Friday, March 10, 2017

Pro-life charity welcomes UK decision not to pledge further money to 'global abortion fund'

A leading pro-life charity has welcomed the UK’s decision not to pledge further funds for family planning schemes in developing countries to plug a gap left by Donald Trump’s ban on US funding to groups linked to abortion.

Representatives from over 45 governments attended a hastily convened international conference, She Decides, in Brussels on 2 March. 

The conference’s organisers were hoping to raise $600 million in order to compensate for the reinstated ‘global gag rule’, which bans US funding for NGOs that provide abortion or information on the procedure to women in developing countries.

Belgium's minister for foreign trade and development, Alexander De Croo, told reporters on 2 March that the conference "will join forces and rally support for all these efforts that make sexual and reproductive health and rights a reality.”

Minister of State for the Department of International Development (DFID), Rory Stewart, attended on behalf of the UK.

Speaking at the conference, Stewart said that the UK is currently spending £200 million on family planning overseas, up from £90 million in 2010.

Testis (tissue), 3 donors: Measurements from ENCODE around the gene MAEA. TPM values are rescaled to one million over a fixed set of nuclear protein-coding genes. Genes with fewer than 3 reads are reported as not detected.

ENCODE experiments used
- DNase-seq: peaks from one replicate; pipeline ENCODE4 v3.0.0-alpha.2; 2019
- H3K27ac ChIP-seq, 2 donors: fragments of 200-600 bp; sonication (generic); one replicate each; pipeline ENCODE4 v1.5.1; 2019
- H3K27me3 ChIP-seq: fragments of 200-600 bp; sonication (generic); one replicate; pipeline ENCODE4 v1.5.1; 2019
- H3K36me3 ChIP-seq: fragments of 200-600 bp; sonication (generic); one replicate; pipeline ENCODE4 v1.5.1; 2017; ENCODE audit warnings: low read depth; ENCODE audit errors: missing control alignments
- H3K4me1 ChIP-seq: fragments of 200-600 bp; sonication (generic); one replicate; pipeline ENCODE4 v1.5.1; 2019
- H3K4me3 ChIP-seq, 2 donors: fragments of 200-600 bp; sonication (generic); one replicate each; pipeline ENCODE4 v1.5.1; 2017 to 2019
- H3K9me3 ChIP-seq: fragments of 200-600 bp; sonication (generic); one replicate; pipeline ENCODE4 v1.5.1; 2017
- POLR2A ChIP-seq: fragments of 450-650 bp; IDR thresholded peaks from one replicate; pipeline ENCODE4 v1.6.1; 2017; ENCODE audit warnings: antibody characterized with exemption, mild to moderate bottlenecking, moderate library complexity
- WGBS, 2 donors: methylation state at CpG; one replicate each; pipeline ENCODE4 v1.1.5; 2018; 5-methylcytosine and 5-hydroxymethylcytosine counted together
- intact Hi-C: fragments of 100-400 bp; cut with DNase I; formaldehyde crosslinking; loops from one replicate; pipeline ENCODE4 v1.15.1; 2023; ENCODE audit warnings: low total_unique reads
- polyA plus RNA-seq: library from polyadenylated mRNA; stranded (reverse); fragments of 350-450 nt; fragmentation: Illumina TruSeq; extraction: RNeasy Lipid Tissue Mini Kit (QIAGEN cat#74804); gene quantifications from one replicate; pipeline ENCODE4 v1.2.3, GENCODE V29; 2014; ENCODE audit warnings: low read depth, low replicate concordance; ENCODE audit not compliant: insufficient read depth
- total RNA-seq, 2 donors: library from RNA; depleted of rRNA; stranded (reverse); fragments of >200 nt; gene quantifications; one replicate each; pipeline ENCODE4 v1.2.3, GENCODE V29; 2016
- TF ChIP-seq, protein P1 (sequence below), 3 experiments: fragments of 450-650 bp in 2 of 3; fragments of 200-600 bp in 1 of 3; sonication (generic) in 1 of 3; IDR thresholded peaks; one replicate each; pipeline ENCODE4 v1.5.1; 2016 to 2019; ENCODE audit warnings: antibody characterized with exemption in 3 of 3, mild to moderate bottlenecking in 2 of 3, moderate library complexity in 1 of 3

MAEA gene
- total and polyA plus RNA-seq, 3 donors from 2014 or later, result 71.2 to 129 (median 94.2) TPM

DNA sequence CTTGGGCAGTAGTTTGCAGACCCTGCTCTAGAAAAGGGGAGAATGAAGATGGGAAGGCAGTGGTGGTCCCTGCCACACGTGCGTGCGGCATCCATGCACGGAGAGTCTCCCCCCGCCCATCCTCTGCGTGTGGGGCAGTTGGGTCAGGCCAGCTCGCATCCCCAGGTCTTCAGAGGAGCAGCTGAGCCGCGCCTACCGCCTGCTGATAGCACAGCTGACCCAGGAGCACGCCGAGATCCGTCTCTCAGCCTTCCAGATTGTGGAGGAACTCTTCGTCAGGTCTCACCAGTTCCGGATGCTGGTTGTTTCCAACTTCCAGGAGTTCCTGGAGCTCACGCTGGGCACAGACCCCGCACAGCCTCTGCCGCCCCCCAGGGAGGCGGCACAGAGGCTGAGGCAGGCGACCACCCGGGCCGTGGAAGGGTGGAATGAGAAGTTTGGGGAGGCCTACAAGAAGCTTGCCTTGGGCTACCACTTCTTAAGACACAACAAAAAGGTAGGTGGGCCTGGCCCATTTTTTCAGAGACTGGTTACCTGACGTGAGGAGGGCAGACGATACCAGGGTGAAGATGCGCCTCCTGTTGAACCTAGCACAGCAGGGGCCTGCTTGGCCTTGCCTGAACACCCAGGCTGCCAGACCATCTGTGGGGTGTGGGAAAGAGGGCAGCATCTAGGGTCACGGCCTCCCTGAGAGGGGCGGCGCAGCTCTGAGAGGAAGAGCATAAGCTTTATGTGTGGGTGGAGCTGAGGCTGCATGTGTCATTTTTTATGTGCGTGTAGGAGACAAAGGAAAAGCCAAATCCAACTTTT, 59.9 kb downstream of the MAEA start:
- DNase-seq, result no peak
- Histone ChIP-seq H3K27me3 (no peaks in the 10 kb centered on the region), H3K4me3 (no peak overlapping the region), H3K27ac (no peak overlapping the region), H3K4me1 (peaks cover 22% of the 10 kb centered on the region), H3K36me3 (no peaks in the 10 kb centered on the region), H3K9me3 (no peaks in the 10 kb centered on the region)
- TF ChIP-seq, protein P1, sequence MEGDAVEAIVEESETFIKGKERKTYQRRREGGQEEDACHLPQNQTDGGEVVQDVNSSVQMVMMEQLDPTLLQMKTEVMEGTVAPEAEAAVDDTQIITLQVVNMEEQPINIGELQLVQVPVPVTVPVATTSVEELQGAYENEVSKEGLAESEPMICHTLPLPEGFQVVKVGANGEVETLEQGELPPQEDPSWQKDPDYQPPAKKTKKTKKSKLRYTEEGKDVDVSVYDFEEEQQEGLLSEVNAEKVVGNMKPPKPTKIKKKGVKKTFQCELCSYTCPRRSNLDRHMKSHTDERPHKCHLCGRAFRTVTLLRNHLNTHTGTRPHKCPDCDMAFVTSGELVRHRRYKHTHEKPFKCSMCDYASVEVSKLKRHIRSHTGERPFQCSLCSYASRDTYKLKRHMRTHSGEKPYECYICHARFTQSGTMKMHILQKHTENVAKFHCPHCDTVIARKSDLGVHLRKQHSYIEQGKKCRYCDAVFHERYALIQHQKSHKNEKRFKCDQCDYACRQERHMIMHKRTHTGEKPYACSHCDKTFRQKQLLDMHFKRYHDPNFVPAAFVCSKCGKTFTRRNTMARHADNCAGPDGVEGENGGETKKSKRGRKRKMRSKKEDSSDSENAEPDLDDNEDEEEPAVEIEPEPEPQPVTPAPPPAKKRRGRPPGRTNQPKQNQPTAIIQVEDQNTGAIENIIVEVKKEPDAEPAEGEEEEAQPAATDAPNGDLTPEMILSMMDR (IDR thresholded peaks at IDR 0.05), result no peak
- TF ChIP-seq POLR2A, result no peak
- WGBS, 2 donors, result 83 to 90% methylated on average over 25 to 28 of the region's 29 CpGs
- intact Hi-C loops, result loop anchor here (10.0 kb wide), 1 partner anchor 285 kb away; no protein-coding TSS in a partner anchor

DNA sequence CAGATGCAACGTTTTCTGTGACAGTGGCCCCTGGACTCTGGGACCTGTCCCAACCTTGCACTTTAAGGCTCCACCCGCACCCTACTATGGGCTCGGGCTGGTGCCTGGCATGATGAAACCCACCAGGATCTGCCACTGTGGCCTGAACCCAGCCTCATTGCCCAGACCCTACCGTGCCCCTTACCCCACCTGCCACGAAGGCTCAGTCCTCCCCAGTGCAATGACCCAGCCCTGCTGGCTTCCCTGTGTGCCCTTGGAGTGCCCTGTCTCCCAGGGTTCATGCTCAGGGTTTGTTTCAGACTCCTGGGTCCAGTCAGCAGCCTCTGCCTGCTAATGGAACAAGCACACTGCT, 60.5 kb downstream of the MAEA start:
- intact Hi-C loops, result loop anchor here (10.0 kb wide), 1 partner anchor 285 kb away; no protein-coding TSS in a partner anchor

A spokesperson for DFID has since confirmed he was reiterating an historic commitment and has not pledged new funds to the She Decides fund.

"We are obviously deeply disappointed that such vast funds are already being spent on overseas abortion and family planning, but relieved to learn that the Government have resisted pressure from the Dutch government to pour further millions of pounds into this new abortion fund, said Anne Scanlon, Education Director at pro-life Non-Governmental Organisation, Life.

Sweden’s deputy Prime Minister, Isabella Lövin, told the Guardian that the She Decides conference was not in opposition to the American administration, but was a statement of support for women’s rights.

“We are expressing our strong support for women’s rights, for the progress that has been made. Access to contraceptives and sexual reproduction is a vehicle for development and the eradication of poverty.”

At the close of the one-day conference, early reports are of pledges amounting to around £155 million, with Sweden and Finland pledging around £17 million each.

In an executive order signed last month, Trump reinstated the global gag rule, a US aid policy Republican presidents since Ronald Reagan in 1984 have imposed but their Democrat counterparts have lifted.

Lövin cited evidence from the World Health Organisation showing that, under George W Bush’s presidency, the rule increased abortions and maternal deaths from unsafe terminations. “This is something we can prevent,” she said.

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